You give a lot over to this movie. All of your movies, really.
AF: [Laughs] Thanks! Early on, with Scary Movies and some other projects, I used to feel like, ‘I’m the girl who will take the roles that other girls don’t want.’
But do you enjoy that? Doing the physical stuff, and putting yourself in a place where most people probably wouldn’t go?
AF: Yeah, I do. But I remember early on, after doing the first or second Scary Movie, reading some review that says something like, ‘Is she really as dumb as she plays?’ And I started to get a little self-conscious.
AF: [Laughs] I know. But I also learned to never read reviews or Google yourself. I do like playing a variety of characters. But I don’t mind…I’m comfortable in the ‘dumb blonde’ idea.
Sure. I love a lot of your movies—especially, Smiley Face, Observe and Report. Some of these even wackier costarring roles. Is it important for you to bounce between the lead role and costarring stuff just for variety? Or is that necessity?
AF: I think it’s both. I definitely love playing roles that are different from the last role that I played. And sometimes it’s really fun to be kind of awful, like my characters in Observe and Report and Just Friends. That was really fun. What’s Your Number? was the first romantic comedy lead that I’ve had, and the most well-rounded character that I’ve played in a long time. And there’s a lot of pressure to be charming, I think. That was a whole new sort of talent.
Getting people to like you is not easy
AF: Yeah! Guys don’t quite have those same pressures to force an audience to fall in love with [them]. I don’t know. It’s interesting.
You were talking about all of the male co-stars that you have in this movie. Were involved with wrangling these guys, getting these guys on board. I’m sure your husband being in the film wasn’t a difficult get for you. I don’t know.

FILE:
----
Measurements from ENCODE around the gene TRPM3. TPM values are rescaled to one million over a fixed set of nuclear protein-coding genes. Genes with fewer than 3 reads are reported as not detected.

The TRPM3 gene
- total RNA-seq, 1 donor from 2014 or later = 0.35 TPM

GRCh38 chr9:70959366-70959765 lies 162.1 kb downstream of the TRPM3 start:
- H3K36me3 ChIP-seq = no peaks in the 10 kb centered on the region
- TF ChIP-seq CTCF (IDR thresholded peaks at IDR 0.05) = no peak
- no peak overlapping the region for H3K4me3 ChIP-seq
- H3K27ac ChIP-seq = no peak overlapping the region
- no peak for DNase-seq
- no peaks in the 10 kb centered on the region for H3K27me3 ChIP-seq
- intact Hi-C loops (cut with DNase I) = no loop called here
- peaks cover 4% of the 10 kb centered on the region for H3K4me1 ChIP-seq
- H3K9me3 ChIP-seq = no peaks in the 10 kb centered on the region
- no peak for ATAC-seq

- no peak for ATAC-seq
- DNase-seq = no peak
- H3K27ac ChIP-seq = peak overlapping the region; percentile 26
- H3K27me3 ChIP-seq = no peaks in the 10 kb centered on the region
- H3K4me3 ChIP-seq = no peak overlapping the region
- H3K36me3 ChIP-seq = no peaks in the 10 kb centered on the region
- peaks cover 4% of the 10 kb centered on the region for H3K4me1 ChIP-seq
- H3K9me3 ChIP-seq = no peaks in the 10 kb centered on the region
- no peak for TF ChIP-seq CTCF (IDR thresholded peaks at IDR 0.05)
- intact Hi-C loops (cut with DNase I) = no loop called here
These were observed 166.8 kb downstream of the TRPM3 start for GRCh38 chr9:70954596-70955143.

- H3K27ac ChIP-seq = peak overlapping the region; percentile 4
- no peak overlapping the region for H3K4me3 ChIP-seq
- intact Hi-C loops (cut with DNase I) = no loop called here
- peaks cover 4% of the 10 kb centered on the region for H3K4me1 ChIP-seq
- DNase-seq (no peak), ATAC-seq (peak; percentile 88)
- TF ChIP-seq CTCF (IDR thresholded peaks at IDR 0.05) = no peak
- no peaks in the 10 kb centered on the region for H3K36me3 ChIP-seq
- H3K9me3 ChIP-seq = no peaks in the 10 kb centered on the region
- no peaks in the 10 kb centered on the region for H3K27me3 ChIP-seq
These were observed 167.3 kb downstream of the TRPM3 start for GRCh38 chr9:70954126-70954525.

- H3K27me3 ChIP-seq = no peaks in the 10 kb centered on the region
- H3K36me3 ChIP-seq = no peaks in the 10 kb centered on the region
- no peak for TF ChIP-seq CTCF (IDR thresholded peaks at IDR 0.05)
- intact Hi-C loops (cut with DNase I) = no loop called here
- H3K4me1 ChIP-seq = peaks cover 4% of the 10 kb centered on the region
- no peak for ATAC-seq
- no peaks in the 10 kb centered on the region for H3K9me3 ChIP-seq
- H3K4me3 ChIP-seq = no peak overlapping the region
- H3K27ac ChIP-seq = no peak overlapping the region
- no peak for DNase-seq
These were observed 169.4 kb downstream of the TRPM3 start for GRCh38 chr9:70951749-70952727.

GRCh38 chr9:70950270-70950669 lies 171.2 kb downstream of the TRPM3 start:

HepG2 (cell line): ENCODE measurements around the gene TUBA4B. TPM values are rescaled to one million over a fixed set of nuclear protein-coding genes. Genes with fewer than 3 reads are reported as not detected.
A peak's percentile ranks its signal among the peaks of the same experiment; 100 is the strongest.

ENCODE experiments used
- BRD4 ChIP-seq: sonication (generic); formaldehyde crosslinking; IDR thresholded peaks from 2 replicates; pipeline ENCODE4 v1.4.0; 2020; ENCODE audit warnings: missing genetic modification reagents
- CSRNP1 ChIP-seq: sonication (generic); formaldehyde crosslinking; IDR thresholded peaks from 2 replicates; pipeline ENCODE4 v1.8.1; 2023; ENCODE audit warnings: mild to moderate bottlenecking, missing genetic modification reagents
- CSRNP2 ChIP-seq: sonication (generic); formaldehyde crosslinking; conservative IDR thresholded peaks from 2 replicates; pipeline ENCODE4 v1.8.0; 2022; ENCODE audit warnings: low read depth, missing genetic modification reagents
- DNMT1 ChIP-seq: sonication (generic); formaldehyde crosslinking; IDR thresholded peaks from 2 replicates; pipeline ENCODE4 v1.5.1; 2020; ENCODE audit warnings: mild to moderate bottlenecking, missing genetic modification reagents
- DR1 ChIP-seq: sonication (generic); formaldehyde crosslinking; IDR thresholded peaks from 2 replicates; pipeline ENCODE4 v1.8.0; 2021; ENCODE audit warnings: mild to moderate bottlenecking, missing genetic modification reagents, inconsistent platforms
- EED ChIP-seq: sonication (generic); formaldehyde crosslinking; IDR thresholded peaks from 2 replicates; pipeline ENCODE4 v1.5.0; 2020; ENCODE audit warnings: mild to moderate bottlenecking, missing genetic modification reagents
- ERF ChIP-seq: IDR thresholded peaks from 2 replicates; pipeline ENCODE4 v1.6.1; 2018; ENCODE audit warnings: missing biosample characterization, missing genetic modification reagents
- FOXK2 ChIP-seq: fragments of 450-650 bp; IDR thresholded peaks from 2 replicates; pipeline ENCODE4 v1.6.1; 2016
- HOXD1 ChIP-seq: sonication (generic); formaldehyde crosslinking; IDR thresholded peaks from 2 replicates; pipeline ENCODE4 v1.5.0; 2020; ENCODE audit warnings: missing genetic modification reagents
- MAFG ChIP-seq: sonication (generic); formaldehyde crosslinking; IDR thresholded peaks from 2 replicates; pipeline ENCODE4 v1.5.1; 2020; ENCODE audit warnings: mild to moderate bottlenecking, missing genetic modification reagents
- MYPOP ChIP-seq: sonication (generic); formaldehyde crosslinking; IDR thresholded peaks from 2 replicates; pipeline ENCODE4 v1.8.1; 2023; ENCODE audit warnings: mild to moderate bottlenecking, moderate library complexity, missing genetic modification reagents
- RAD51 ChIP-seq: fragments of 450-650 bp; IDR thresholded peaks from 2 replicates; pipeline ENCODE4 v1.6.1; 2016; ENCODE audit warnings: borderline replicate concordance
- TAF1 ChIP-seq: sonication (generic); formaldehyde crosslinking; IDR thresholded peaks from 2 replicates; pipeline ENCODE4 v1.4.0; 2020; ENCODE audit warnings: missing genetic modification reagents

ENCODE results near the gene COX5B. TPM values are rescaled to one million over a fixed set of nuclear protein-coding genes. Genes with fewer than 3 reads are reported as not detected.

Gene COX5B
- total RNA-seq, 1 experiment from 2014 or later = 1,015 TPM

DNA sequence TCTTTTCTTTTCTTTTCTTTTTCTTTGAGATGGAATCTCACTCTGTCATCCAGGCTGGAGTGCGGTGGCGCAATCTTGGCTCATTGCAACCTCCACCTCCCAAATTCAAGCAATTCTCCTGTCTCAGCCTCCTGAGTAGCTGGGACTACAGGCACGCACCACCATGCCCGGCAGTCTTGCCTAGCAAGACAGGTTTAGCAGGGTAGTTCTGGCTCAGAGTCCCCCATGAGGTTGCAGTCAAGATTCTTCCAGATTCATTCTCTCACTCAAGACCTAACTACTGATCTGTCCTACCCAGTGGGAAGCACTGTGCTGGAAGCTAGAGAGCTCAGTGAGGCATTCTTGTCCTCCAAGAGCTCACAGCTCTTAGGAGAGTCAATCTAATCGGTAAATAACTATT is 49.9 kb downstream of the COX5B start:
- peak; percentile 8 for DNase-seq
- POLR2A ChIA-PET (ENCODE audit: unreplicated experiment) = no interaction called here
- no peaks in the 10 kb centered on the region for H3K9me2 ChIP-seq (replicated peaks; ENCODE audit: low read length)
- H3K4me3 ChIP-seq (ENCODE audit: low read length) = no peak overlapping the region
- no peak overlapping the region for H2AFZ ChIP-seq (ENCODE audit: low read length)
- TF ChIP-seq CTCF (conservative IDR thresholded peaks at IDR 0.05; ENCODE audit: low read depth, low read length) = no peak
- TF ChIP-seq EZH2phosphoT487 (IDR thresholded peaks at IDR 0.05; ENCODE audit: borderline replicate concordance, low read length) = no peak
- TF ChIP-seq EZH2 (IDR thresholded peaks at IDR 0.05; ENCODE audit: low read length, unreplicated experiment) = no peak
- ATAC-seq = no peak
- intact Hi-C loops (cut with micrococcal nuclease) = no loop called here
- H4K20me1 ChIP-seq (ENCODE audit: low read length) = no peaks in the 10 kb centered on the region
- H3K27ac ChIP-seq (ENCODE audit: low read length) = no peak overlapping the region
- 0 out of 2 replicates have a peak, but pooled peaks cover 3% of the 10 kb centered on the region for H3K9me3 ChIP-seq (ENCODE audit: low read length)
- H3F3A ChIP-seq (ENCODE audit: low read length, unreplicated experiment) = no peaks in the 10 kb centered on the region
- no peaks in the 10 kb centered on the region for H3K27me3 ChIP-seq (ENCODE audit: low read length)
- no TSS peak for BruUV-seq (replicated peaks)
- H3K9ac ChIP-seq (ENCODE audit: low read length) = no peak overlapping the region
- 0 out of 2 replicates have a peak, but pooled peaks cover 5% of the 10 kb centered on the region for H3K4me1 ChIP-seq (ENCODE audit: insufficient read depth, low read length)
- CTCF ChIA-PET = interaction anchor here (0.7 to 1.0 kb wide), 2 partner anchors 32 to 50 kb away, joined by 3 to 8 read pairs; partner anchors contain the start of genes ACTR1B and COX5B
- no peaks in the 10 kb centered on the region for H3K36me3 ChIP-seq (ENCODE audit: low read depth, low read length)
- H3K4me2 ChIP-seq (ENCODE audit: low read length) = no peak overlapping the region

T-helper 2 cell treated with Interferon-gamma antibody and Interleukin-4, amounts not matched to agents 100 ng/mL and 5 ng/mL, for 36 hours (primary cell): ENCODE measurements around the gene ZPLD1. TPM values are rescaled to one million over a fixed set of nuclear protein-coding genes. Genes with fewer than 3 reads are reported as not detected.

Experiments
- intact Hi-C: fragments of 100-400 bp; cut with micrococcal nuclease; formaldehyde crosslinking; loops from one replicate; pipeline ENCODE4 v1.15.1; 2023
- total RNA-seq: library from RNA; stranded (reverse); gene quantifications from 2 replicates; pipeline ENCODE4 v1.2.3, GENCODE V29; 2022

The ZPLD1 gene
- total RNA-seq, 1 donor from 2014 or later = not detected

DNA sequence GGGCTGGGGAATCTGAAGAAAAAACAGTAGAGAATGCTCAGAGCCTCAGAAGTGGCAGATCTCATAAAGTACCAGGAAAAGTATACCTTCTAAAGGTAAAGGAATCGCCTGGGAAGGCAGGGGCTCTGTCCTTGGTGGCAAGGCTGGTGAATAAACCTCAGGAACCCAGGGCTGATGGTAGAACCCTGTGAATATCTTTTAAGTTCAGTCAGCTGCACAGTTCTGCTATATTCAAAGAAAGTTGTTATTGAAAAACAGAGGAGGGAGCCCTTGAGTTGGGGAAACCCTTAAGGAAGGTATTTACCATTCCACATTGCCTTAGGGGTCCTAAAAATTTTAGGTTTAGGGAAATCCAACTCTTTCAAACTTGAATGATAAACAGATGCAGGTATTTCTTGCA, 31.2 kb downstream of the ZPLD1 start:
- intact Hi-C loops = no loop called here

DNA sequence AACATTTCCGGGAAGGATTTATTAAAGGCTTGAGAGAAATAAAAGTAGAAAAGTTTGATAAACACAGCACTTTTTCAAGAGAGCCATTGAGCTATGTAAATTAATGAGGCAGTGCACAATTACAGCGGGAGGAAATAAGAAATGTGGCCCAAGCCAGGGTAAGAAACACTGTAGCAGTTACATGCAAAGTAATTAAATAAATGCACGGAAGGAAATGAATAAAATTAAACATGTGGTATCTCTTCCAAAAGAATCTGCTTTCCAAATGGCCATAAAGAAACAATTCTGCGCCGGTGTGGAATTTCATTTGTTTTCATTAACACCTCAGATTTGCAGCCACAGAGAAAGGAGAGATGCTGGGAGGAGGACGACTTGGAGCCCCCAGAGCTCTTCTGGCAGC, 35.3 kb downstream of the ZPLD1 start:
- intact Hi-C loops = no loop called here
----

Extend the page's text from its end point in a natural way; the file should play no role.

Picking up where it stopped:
AF: [Laughs] Actually, that was a role he really wanted to play. I was psyched. Because I wanted him to be a part of it, and I was like, ‘Honey, would you please do the movie?' And he was drawn to Disgusting Donald. But I was friends with Joel McHale and Andy Samberg before. So that was so thrilling that they came on to do it. And all the guys! It was just like a huge compliment. They were taking the time out to play a cameo in my movie. It was really flattering and exciting. And I think it’s sort of indicative of the kind of tone right now in Hollywood in terms of comedy. It feels like there’s a lot of support.
Does working with people you know allow you to be more comfortable and play more on set? It’s always a race on a movie set. I’m curious if you had the time to toy with the material.
AF: Yeah. We had a really great cast in all regards. Everyone got along. And I think that comes from our director and producers as well. Because we didn’t have anybody who was high-maintenance. We couldn’t afford to have anybody who was high-maintenance. We did laugh, and we did improv. But also, I do remember being worried about, like, ‘Are we going to make the day? Guys, shut up and start acting please!’
Is there a lot of pressure for you in that way? I don’t know if we hear a lot about that from actors. Pressure either to get it right or just to get it in the can.
AF: I felt, because we had a limited…we just needed to make our days. And I was very conscious of that because it felt like I had the most invested in the project. Other people tried to protect me from that, but my personality is a little—
Are you snapping your fingers on set, telling people what to do?
AF: [Laughs] A little—well, no, not really…It was always in the back of my mind. Let’s put it that way.
I know these days you're taking a very big step to help create and produce your own material. You know how the Hollywood machine works. Can you talk a little about your upcoming projects and how your career is evolving and changing?
AF: There’s a couple project that we’ve got in development. One is sort of a psycho roommate idea. There’s another one that we’re working on with Happy Madison; that’s a ‘gold diggers’ idea. But then there’s a couple independents that I feel really passionate about. One is with Bill Hader, and the other one is with Paul Rudd. We’re working on getting those. But what has changed for me is that I think I’ve had to develop or work on that side of things out of necessity. Because I was getting too…I think most women in comedy feel, probably, that the scripts just aren’t out there. So how do you find work?
You make it!
AF: [Laughs] Yeah. Turns out you have to work!